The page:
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  1. First of all, I think you're correct about companies making decisions about what's more profitable in the short term rather than actually building trust among the consumers. I mean, you can't get fucked by a single company constantly and keep returning to it. And I don't think EA is strictly evil in the most part, it's just run by stockholders who only value profit and disregard everything in the middle - from its own workers to its target market. As long as they make money, they don't care. Secondly, I didn't have a better example. It's just that even if something seems impossible, you can always put it in the cloud and have smarter people or machine figure it out for you, with the worst case scenario of whiteboxing everything. And actually, the undocumented pieces of code which link everything together might be the most important, because everything that's proprietary is documented elsewhere. Even patents will run out eventually or just became so outdated there will be a) no use of holding them or b) a better, more modern solution available, so I don't think it's so very harmful and confusing to have entire modules ripped out. It's more work than having everything laid before you, but it's less work than starting from scratch.
  2. I'm not saying it wouldn't take some major time and effort, but there have been projects that have succeeded with the exact same thing. One example comes to mind with a Deus Ex mod, HDTP. They needed to convert all of the animations, skeletons and models from a format they can modify (i.e. a Maya project) to objects UE1.5 can read, and that was a massive undertaking which could've taken them years. They've completed it in a few months using volunteers to use their own computers as a distributed server farm, and then send the results to centralized server. Again, this was a very well documented format and I'm not saying it's a one-size-fits-all solution, but it's better than nothing. Plus, even if it's buggy, it can still run. It can still be optimized, and most importantly - the game can still be experienced in some form.
  3. Well, you are assuming they would want to use the same exact middleware. While it IS more faithful to the original, sometimes it's simpler or even better to replace the module with something else. Let's say that the developers wanted to use Havok as their physics engine. By removing it and releasing the source code, the modders might be want to be unfaithful and use another physics engine, which may be a hypothetical free iteration of Havok, or another physics engine which might be open source. Now, this is stepping into mod territory from total preservation territory, but if that's the only way of keeping at least some aspect of the game alive, I'm fine with it. Heck, if there's a community for that game after some time went by, they might even improve upon it with some tinkering and state-of-the-art software. That's opening a previously unmodifiable game up for total modding, and that's a pretty big stride.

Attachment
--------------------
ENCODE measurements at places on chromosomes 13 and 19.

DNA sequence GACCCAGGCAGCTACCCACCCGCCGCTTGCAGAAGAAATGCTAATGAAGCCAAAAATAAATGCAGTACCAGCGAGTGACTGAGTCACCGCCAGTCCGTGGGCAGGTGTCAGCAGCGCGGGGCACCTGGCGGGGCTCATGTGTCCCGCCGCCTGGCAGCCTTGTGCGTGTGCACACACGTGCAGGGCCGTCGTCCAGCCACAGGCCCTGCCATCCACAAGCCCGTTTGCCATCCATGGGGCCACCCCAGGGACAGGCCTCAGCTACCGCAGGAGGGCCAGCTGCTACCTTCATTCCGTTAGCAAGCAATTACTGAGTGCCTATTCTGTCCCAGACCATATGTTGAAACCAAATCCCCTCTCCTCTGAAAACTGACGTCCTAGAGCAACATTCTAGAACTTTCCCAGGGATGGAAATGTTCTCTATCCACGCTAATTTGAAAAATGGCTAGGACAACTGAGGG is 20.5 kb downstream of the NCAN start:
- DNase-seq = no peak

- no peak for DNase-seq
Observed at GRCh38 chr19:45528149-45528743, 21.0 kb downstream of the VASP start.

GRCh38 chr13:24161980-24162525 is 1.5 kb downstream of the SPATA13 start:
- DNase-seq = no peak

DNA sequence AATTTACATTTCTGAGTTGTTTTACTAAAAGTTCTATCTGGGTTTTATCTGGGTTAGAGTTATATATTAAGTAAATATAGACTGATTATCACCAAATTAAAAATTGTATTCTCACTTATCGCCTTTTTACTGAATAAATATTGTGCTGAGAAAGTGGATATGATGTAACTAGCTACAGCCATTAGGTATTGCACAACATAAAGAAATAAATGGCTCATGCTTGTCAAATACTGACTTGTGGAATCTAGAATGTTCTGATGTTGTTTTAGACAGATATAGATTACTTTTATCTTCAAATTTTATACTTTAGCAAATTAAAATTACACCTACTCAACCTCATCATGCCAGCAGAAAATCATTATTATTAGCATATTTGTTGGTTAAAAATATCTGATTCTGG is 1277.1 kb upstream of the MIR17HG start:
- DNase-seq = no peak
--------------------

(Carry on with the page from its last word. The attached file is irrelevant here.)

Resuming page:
4. Holy shit, this is amazing. I've been avoiding online-only games ever since 2004, when they first shut down Survival Project. This includes MMOs and DRM fests like everything that uses Origin. Even when I purchase games on Steam (sorry GOG, you can't compete with Steam sales), I download a pirated copy of them via torrents just so I'll have a safe backup. I'm THAT paranoid, but I can't stand the notion of games going to the trash after some sort of apocalyptic event with the delivery service. Thanks Ross for addressing this. Finally someone isn't talking about the "game experience" of online games when confronted with their limited longevity. Even MS-DOS games can be played nowadays! There are freaking Windows 95 emulators for the dark time of Voodoo graphics cards, Pentium III and FMV-infused adventure games! So why would I be able to play 20 year old games that runs on hacks and shouldn't for any reason work, but I can't play a 3 year old game that should work without any modifications done to it? It's ridiculous. I signed up just to say that. It's an issue with the industry as a whole, and I hope this video will spark an argument abolishing those bad business practices. Edit: Also Flash. Remember Newgrounds? eBaumsworld? Titans of the early internet days, without any backups. You've addressed this on The Last Stand's video, but now EVERYTHING that ran on Flash is in danger because browsers are dropping support for it. This really disturbs me, because if I'll get stricken with nostalgia some years down the line, I won't be able to see or play anything. ALL OF IT WILL BE GONE, and you couldn't backup a good portion of it because it also contains online DRM. This is not a company or a service being dropped, it's a fucking platform. It's like having the NES erased from existence. It's inexcusable, and I don't know if anything could be done to fix it.
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